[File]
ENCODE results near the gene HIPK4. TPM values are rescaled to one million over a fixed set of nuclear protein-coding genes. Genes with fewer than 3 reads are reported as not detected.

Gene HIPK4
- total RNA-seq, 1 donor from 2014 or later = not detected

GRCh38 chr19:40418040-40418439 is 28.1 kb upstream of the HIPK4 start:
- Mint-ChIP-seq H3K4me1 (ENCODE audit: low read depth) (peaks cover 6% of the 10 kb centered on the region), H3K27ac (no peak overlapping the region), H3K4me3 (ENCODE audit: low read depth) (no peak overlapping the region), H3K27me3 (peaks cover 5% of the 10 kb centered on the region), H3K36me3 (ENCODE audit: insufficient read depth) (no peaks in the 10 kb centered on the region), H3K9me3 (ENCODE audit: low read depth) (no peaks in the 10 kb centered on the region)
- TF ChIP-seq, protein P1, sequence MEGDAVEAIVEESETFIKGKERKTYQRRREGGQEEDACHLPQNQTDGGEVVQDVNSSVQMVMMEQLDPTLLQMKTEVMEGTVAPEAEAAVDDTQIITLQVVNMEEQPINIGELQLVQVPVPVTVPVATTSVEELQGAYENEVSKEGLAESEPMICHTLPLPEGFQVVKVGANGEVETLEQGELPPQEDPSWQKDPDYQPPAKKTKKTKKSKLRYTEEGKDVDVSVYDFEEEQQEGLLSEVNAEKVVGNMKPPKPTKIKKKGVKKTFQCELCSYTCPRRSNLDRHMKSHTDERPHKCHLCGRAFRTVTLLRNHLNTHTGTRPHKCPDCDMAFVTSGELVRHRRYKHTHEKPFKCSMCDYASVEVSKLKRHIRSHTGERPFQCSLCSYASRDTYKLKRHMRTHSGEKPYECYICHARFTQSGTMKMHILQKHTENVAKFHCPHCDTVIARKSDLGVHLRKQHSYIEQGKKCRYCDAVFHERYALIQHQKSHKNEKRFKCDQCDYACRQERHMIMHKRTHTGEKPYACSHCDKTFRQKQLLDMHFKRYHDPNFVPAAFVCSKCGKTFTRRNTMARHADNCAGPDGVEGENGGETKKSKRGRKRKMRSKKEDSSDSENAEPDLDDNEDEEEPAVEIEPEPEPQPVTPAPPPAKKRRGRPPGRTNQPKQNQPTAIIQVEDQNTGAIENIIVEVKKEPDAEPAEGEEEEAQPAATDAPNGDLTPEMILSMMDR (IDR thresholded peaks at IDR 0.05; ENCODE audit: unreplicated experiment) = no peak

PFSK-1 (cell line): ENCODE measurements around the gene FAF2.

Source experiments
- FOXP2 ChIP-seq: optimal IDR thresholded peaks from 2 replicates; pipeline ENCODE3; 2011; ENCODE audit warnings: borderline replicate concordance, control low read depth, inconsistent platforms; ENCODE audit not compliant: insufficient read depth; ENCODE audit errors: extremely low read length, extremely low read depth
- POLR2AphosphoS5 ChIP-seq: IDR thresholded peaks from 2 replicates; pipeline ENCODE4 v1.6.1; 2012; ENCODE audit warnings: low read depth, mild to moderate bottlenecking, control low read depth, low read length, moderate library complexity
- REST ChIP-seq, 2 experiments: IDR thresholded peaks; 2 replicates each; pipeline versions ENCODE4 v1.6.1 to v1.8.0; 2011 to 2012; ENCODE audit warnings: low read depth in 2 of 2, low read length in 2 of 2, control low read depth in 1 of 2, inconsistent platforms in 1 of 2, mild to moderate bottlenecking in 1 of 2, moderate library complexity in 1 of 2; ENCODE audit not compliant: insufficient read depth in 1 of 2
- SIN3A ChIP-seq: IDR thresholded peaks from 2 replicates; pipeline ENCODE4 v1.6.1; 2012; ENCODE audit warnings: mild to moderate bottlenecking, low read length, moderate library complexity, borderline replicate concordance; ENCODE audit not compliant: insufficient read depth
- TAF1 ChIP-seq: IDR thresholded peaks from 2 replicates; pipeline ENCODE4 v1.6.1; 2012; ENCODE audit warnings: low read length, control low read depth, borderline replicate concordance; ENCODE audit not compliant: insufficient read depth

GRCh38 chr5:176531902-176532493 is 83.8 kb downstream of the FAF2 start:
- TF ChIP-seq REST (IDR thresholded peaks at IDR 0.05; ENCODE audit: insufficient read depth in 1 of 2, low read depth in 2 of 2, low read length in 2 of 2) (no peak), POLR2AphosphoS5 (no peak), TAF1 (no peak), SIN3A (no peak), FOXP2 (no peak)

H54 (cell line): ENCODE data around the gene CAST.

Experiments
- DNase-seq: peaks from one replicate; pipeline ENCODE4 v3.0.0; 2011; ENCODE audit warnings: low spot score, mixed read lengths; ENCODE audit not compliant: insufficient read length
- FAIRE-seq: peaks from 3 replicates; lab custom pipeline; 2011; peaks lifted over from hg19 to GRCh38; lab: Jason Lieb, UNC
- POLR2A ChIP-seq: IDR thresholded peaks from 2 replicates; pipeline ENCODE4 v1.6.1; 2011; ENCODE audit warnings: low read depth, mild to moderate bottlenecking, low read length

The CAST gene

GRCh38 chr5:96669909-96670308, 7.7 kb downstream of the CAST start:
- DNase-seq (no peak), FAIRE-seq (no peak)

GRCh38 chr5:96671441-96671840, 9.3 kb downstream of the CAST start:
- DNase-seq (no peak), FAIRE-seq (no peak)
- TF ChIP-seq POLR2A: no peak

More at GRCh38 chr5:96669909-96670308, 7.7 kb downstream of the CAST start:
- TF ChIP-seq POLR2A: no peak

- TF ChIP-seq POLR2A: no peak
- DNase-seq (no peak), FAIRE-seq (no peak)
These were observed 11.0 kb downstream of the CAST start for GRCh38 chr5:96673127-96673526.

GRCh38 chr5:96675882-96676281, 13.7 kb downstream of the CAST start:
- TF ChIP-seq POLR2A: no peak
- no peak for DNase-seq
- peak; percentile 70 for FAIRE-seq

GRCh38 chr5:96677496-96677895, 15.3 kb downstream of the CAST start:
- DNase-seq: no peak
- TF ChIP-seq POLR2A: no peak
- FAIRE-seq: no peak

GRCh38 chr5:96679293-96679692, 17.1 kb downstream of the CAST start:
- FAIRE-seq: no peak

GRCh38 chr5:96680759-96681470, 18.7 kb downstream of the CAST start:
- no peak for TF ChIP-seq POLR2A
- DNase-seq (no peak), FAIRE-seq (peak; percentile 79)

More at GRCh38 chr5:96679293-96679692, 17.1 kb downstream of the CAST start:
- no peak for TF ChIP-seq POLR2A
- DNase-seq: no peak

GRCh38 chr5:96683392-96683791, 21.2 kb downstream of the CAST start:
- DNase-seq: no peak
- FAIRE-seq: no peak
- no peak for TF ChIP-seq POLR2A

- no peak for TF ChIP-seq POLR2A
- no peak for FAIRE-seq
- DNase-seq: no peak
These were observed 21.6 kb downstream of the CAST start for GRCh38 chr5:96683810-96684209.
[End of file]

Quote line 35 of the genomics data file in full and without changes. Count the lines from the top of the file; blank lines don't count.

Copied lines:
- peak; percentile 70 for FAIRE-seq